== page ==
What Could Your Endocrine System Have To Do With Your Acne?
If you have acne then you are probably predominantly focusing on your skin as the culprit. You are probably wondering why it is that your complexion, in particular, is making you suffer and what you can do to improve it. Nevertheless, it is important to remember that our outer appearance is a reflection of what is going on inside of us.
When it comes to acne, scientists have suggested various internal issues that may be causing breakouts, including an unhealthy diet, high levels of stress, etc. One less explored potential culprit is your endocrine system. This is the part of your being that oversees your hormones and the glands that secrete them. Could your endocrine system be causing your acne?
Scientific research on the relationship between your hormones and acne
Let us take a look at two scientific explorations of this relationship. They both found that hormones that are not functioning as well as they should be, may cause skin inflammation. More specifically, females that may be suffering from polycystic ovarian syndrome and males that had a higher resistance to insulin were found to be more acne-prone than persons with normal hormonal levels.
Study number one found that more than 60% of the several hundreds of female test subjects with the ovarian syndrome were experiencing acne. Conversely, 40% of women without the syndrome suffered from frequent breakouts. Out of the women with the syndrome, more than 90% had some sort of recurring zits. Indeed, the polycystic ovarian syndrome also manifested through other physical signs such as the appearance of dark spots, excessive masculine-looking hair growth (hirsutism) and even weight gain. The researchers concluded that although many women with the hormonal-based syndrome experienced acne, the sudden hair growth and the dark patches represented more clear indications of the illness.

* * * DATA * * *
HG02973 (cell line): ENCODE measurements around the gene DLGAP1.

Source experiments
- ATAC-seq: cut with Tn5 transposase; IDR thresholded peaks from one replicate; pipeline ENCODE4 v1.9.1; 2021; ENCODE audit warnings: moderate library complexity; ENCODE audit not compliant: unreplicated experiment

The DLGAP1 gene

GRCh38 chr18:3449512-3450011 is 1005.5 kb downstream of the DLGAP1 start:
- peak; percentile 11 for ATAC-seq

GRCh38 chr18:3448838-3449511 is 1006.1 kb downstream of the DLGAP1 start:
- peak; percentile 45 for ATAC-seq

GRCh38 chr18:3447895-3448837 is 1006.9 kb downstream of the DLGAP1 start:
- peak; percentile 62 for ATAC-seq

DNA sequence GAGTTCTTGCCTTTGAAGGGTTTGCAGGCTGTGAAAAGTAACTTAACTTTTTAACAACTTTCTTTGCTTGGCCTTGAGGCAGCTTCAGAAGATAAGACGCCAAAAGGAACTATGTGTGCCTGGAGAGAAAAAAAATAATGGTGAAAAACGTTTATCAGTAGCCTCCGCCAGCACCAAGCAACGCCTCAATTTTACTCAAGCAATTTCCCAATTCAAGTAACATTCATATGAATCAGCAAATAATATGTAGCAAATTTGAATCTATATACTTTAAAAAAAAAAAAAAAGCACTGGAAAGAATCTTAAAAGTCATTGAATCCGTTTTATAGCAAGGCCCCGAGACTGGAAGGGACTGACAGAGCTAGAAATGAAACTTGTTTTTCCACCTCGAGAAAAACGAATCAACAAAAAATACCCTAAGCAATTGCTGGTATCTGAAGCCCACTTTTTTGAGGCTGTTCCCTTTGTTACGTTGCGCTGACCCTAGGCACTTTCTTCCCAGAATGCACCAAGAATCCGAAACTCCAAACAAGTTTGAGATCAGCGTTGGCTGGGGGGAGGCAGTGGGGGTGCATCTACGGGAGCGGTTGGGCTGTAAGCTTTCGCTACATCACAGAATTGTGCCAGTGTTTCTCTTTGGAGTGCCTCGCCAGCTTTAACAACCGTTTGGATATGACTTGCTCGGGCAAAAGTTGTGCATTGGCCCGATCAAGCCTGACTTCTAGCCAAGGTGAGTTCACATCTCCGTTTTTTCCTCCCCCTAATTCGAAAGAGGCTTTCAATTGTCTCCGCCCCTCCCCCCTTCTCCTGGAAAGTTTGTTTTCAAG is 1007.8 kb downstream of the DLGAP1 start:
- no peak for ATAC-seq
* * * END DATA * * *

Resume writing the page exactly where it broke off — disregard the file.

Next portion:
The other experiment was based on two hundred males, precisely half of which suffered from acne. One fifth of the test subjects prone to breakouts also experienced insulin resistance. This occurs when one’s system becomes less responsive to insulin and therefore has a harder time managing sugar within the body. The outcome of this condition is a damaging abundance of both sugar and insulin which can turn into diabetes of the second type.
On the other hand, only 11% of the men without acne suffered from insulin resistance. Either way, however, no relation was found between severity of acne and severity of the insulin resistance. Still, the men not experiencing the condition were still monitored for a while after the study to ensure that they wouldn’t develop the ailment, as well. The researchers opted for also checking if a similar connection exists between acne and metabolic syndrome but such a relationship was not discovered.
What does this mean for you?
So, how do these studies contribute to acne-related research, and, by extension, to your skin and body health? The researching scientists suggested that the results demonstrate the crucial need for dermatologists to examine their patients beyond a mere skin-deep check up. While acne may simply be caused by an oily moisturizer, it can also be triggered by a much more serious condition that could, for instance, be related to the endocrine system. Such comprehensive examination of acne patients would not only help pinpoint the essence of the problem and speed up the recovery process, but it could also end up uncovering a deeper physical issue that needs solving. This could turn out to be incredibly significant for many of the 40-50 million of people suffering from acne in America.
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